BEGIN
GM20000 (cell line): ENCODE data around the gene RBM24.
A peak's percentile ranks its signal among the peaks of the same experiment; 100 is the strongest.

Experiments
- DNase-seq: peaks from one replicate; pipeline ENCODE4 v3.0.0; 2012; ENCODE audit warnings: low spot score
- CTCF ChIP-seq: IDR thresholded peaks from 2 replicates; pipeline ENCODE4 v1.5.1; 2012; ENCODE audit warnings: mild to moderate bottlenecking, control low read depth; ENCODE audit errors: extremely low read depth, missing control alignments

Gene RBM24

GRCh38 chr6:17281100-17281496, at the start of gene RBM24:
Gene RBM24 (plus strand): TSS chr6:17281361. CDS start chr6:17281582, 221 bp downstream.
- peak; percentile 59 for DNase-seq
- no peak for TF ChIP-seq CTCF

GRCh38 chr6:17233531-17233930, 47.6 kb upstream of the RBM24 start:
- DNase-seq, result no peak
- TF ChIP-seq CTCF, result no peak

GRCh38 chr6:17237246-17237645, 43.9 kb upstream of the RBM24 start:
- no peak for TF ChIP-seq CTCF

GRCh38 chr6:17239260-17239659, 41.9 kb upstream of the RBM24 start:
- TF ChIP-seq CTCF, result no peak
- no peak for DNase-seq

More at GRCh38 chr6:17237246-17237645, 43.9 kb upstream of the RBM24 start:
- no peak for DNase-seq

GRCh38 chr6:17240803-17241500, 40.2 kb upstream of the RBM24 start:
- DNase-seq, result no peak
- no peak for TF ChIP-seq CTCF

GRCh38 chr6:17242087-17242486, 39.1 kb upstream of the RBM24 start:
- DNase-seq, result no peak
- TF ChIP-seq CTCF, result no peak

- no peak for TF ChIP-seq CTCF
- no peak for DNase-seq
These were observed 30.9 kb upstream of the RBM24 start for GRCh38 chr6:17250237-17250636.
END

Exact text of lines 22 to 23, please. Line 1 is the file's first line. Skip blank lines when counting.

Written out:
- DNase-seq, result no peak
- no peak for TF ChIP-seq CTCF